Enter Kotchman. Reenter Choo.
In theory, balls that do not go over the wall in the spacious Comerica Park will be limited by plus defense with Choo and Kotchman on the right side. The other asset on Cleveland’s side is the science of WAR. Many have noted the loss of Victor Martinez’s +3 wins partly offsets Fielder’s projected +5 wins.
Bottom line is the head-to-head matchups between Cleveland and Detroit will absolutely dictate the season. It’s too simple: the Indians can quickly offset that two game “wins” advantage by beating Detroit and taking the season’s series.
Versus Cleveland: In his six career games against Cleveland, Fielder is thumping a Kellogg’s hearty .545/.625/1.091 which includes an exorbitant 1.716 OPS. Thankfully the sample size is minimal and the Indians’ roster turnover has been gradual. Over that period, he faced current Indians’ Raffy Perez, Joe Smith, and Dave Huff while the major handful of those AB’s came against a plethora of former Tribe greats (for your archive pleasure: Carl Pavano, Greg Aquino, Matt Herges, Jensen Lewis, Jeremy Sowers, Luis Vizcaino, Paul Byrd, Rafael Betancourt, and Jake Westbrook).
However, let’s compare Fielder’s numbers versus the AL to better gauge his firepower for 2012:
Over 96 games against the AL through interleague play, Fielder has compiled a .269/.353/.560 line against AL pitching (26 HR, 61 RBI). For 2012, Bill James suggests a .285/.404/.552 line in his first season in the junior circuit.
The margins: The major difference between the Tribe and the Tigers right now is the Indians’ defense. Fielder-Raburn-Peralta-Cabrera may be one of the worst infield quartets in recent years with handicapped range and feeble defensive instincts. We can mock the poor Tigers defense all we want, but the fact of the matter is the Indians’ defense must make the improvements, too. Cabrera must eliminate the seemingly simple errors, Kipnis must prove he’s not just a converted outfielder playing second base, and hopefully Hannahan helps Chisenhall refine his skills at the corner, or else the spot will be his. The defensive replacements for the later innings will actually be a fine one, though: Kotchman-(potentially) Donald-Cabrera-Hannahan. While it’s evident the Tigers will have a far superior power lineup, the Indians boast more speed (Austin Jackson is the Tigers’ lone speed threat while the Tribe figures to have four to five players with double digit speed) and a better all around defense. It echoes how poor the Tigers are defensively considering the Tribe did not even rank in the top 10 defensive squads in baseball. Furthermore, Detroit lost perhaps its most clutch hitter in Victor Martinez. While Prince clearly brings more prolific power to Motown, the question can still be asked: in a tight spot, who would you rather face… Victor Martinez or Prince Fielder?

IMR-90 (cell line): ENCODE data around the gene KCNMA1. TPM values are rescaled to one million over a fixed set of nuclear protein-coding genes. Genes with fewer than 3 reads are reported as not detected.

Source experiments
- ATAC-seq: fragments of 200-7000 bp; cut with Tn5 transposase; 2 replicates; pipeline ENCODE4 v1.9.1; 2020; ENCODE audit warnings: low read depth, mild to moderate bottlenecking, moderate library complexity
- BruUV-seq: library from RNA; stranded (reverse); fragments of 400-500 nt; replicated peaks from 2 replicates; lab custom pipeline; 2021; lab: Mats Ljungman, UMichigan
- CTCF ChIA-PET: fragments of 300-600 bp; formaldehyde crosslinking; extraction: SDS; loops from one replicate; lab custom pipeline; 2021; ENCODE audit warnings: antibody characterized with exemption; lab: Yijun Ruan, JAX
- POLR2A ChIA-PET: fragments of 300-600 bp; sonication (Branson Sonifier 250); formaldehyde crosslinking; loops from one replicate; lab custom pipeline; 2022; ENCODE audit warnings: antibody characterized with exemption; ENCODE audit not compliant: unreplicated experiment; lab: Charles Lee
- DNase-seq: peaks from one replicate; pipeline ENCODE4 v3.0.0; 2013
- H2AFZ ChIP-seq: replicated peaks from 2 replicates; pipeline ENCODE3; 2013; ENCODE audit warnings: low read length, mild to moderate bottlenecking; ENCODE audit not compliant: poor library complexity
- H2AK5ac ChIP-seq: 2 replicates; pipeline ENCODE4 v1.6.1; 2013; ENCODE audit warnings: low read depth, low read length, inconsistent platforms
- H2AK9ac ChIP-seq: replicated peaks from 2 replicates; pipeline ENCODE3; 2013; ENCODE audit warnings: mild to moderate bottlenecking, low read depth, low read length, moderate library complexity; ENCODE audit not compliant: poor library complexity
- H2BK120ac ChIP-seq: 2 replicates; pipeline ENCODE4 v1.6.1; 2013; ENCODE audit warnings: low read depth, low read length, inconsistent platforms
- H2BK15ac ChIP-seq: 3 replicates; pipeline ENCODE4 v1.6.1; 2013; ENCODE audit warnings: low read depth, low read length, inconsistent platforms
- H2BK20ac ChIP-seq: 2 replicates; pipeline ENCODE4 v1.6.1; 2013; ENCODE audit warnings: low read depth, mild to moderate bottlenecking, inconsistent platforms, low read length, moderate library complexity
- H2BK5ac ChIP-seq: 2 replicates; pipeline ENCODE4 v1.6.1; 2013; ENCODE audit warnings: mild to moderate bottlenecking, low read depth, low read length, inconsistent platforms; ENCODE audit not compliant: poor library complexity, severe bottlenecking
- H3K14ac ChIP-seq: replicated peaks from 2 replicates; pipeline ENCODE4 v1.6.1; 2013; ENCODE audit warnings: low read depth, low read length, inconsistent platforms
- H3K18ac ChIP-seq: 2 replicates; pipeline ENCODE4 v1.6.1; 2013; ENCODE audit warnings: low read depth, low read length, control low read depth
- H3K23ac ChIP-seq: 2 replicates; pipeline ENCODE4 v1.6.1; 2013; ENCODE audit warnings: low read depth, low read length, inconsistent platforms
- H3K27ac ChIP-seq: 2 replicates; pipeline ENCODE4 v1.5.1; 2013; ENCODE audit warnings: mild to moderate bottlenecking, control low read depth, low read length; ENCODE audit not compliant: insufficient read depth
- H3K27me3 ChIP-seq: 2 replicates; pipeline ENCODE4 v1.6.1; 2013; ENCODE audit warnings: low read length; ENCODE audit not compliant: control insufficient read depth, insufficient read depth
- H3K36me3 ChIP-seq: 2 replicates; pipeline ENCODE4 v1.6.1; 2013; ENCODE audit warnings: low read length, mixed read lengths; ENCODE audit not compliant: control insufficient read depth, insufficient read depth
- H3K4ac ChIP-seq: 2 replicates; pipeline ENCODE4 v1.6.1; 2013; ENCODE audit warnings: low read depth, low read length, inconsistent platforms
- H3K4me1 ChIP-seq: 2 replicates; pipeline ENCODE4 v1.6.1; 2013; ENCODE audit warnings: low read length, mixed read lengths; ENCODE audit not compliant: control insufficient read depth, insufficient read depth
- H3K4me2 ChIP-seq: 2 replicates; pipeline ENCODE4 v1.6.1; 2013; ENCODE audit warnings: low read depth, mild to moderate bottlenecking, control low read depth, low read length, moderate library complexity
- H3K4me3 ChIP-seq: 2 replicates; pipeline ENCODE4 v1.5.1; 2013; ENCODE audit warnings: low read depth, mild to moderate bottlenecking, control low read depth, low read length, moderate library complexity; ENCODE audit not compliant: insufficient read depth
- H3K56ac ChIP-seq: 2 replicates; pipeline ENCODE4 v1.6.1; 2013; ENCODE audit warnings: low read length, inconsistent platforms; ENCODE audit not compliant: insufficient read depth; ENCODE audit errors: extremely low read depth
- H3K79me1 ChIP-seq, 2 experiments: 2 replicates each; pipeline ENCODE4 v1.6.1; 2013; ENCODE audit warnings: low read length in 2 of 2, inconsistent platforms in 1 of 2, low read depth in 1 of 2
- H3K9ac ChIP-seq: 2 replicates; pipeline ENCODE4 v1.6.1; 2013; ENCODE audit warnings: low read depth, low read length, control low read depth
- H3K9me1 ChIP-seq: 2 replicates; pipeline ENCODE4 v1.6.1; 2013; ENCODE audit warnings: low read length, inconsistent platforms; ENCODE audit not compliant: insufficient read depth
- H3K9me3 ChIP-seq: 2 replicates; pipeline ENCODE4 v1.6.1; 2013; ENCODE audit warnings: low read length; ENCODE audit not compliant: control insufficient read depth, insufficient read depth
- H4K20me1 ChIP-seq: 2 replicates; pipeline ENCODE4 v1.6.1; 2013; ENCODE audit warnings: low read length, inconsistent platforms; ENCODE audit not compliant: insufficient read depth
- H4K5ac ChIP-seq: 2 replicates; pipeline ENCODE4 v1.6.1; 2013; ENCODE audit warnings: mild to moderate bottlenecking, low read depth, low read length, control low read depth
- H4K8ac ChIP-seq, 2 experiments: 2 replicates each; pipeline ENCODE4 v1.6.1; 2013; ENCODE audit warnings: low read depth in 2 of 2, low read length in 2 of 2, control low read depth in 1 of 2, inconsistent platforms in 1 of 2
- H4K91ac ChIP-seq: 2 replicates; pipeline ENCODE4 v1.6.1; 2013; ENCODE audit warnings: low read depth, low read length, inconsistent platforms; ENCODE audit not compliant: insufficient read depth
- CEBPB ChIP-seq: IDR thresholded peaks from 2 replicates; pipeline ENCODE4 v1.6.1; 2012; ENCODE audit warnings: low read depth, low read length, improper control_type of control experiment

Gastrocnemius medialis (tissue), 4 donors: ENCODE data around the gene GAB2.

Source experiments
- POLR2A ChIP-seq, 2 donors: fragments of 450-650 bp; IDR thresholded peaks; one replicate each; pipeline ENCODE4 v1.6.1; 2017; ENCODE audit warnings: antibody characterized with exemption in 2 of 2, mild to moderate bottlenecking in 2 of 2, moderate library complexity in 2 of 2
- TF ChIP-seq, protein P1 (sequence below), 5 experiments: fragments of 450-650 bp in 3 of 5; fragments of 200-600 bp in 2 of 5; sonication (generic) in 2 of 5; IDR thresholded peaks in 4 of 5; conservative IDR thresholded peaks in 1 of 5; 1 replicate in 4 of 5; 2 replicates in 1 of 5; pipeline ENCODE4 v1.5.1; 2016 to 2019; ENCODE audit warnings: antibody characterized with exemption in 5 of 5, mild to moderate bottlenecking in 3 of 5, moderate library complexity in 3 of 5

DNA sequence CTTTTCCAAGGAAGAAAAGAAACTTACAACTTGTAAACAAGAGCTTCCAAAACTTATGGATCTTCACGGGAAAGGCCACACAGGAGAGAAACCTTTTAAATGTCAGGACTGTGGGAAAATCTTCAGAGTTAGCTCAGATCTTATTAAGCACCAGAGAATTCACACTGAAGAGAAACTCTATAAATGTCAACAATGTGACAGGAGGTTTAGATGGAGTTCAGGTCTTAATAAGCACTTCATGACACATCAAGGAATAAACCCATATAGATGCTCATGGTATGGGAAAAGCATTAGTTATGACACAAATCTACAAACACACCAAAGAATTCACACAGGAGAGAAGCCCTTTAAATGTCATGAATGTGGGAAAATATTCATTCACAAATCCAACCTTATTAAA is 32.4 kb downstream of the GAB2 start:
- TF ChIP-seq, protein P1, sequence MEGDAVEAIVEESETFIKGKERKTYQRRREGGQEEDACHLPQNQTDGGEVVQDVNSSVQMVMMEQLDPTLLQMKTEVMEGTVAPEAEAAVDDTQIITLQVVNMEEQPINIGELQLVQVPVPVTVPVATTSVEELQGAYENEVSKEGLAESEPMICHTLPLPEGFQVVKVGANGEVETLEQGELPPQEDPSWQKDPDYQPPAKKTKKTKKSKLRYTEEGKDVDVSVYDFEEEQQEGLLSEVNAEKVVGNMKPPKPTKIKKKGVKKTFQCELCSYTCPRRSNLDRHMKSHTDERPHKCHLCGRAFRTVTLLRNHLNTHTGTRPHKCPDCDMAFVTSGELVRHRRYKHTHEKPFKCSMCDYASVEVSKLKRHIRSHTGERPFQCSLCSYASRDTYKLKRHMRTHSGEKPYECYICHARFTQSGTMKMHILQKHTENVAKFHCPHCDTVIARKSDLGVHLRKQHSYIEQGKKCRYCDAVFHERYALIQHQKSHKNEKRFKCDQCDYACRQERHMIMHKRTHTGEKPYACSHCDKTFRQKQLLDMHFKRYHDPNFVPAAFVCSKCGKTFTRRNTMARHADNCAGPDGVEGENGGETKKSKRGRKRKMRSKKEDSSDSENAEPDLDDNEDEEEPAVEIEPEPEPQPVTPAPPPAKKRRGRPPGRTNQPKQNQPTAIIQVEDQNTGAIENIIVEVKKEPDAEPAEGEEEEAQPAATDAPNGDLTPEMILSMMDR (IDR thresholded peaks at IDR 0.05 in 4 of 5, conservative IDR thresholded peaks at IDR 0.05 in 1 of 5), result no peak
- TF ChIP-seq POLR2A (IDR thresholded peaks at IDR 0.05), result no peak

"In Conclusion": Fielder is one of the top three sluggers in all of baseball, but he can be tamed. When the cameras are running and the scene is set, you’d have to think the Indians would pitch around Miguel Cabrera—who virtually has no holes in his offensive game—to face Fielder. Coming in 2012 to a stadium near you, be sure to look for these tactics to take out the Prince. For ’12, this all seems like a major predicament for the Indians to handle Detroit. However, something tells me by 2020 (Fielder’s last year under contract, and age 36 season), it will be a different story. We can only hope Indians’ pitching and defense learns how to handle Fielder before then. . .
Joe smith was amazing against lefties last year though. GB pitcher with movement and a deceptive delivery, maybe it'll continue
@Steve-Hah, ok. Let's meet in the middle: It was 2009, my error, but it was less than a month later that Perez was banished back to AAA. And I would say that HR was symbolic of Perez's '09-'10--giving up XBH and consistently pitching with men on base... Beyond Borowski-esque WHIPs. Yikes.
Hope we don't see a repeat result of that with Prince!
Historically, Smith doesn't pitch well against LH-hitters and I don't believe his dominance in '11 will extend into '12, particularly against someone like Fielder. Nevertheless, as noted, the Indians do have 3 LHPs to face Fielder in late inning, high leverage situations.
The main problem will be the fact that our expected rotation will be staffed with only RHPs.